Critics on Andrić

Miloš Crnjanski, IVO ANDRIĆ: EX PONTO (1919)

"Writing in agony and ashamed of his tears, Andrić brings the disposition of our Slavic soul to lyric poetry. These observations that are poems, these poems that are observations, seem to hold the beginning of a new history of our soul.

Only one thing about this book is certain: Andrić est arrivé."

Milan Bogdanović, TROUBLES (1921)

"It can be assertted today, without reservatios, that our literature has aquired a mighty talent in Ivo Andrić. But (...) the power of Ivo Andrić's talent surpasses his earlier works. Ivo Andrić has much more power, and there is a novel waiting for him, and maybe drama as well.


"There is a lot of the East in Ivo Andrić's short stories, the East of all kinds, horrible, dark, poetic, comical, wise. His stories are thus bizzarely original, horrifying direct, and drenched with local colour. Although Ivo Andrić's short stories are unquestionably realistic, and entirely in line with western art - in terms of their strict design, personal tone, perfection of composition and style - it is, once again, all East, East both as document and as poetry."

Nikola Mirković, IVO ANDRIĆ (1938)

"Belief in the possibility of the artistic catharsis of evil, that it can be overcome and sublimated by creativity, expressed in (...) the essay on Njegoš (bishop-ruler of Montenegro), provides somewhat of a key to understanding Andrić's indescribably simple prose, which is enduring and unchanging as a vital creation, and goes with the best that has been written in our language."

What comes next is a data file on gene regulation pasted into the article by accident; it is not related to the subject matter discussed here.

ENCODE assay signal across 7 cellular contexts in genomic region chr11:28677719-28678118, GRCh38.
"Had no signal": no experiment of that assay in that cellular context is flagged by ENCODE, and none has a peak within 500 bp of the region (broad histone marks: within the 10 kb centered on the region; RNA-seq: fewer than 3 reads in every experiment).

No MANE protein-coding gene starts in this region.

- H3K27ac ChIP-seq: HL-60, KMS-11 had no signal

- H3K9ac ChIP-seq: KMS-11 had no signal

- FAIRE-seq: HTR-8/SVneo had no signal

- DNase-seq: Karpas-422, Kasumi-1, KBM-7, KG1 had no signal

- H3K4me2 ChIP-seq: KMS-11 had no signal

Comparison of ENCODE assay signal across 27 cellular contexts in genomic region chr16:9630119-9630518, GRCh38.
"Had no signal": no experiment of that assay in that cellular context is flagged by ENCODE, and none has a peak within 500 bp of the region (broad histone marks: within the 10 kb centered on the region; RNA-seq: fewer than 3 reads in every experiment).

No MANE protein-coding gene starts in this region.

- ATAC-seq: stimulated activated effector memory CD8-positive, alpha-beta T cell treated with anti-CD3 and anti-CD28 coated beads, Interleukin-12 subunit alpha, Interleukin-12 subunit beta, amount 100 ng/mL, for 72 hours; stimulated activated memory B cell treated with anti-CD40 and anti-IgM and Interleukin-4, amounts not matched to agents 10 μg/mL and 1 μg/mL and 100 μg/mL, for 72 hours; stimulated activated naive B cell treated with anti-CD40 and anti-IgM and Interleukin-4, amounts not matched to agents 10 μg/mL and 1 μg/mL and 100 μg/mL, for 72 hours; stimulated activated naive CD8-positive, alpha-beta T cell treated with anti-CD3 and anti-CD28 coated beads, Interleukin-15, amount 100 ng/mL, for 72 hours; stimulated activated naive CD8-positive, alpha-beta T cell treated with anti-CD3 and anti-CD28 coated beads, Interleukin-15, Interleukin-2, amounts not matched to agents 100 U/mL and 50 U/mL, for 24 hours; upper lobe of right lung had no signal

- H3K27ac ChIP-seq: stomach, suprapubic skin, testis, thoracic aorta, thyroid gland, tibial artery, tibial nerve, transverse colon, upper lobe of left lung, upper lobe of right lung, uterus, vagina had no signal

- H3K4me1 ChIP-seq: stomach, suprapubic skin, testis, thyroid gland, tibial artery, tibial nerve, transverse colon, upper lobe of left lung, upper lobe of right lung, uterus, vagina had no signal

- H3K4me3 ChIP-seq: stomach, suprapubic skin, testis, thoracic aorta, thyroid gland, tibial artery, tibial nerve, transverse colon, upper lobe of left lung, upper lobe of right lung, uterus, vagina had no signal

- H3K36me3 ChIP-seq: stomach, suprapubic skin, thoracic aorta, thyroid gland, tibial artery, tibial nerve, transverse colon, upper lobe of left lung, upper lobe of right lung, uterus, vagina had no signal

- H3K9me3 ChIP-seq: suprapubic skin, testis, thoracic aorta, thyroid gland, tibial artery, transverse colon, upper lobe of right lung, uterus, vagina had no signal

Borislav Mihajlović, READING "DEVIL'S YARD (1960)

"What an exciting, fantastic and resolutely precise, accurate name: Devil's Yard! (...) This is the deepest reflection written in our literature concerning the closeness and identical nature of human destinies regardless of the centuries, socila circles, costumes and decor that separate them (...) There is nothing the least bit strange in the fact that it was written by Ivo Andrić, author of the subtles nuances of a society and poet of the grae community of human suffering and joy.

This book has a perfectly clear, extremly solid, crystal composition, almost geometric in its severity and perfection."


"Founded on the eminent culture of the soul and decorum, unusually temperamental and fresh in expression, Andrić's literary criticism shows a constantly balanced judgement and the power to adjust his perspective to the nature of the work he is interpreting. When considering a oiece of literature, Andrić regularly wants to place it within the context of the author's complete works, and then to determine his position in the development of literary traditions and life."

Predrag Palavestra, HIDDEN POET (1981)

"In Andrić's works, lyric poetry is a monolithic and solid, dynamic and vital stratum which, with consistency and ceaseless rejuvenation, testifies to the strength of lyric sensitivity and the strangely impervious loner's vision of the world. The continuity of Andrić's lyricism, the creative assimilatin and mixing of different lyric forms in the search for the most appropriate way to comunicate the anxious and absorbed intimate confession, prove that Andrić did not go from a lyric poet to an epic poet, but on the contrary, was always and still is a lyric poet, although in disguise."

Petar Džadžić, OAKEN POST IN  A STONE GATE (1983)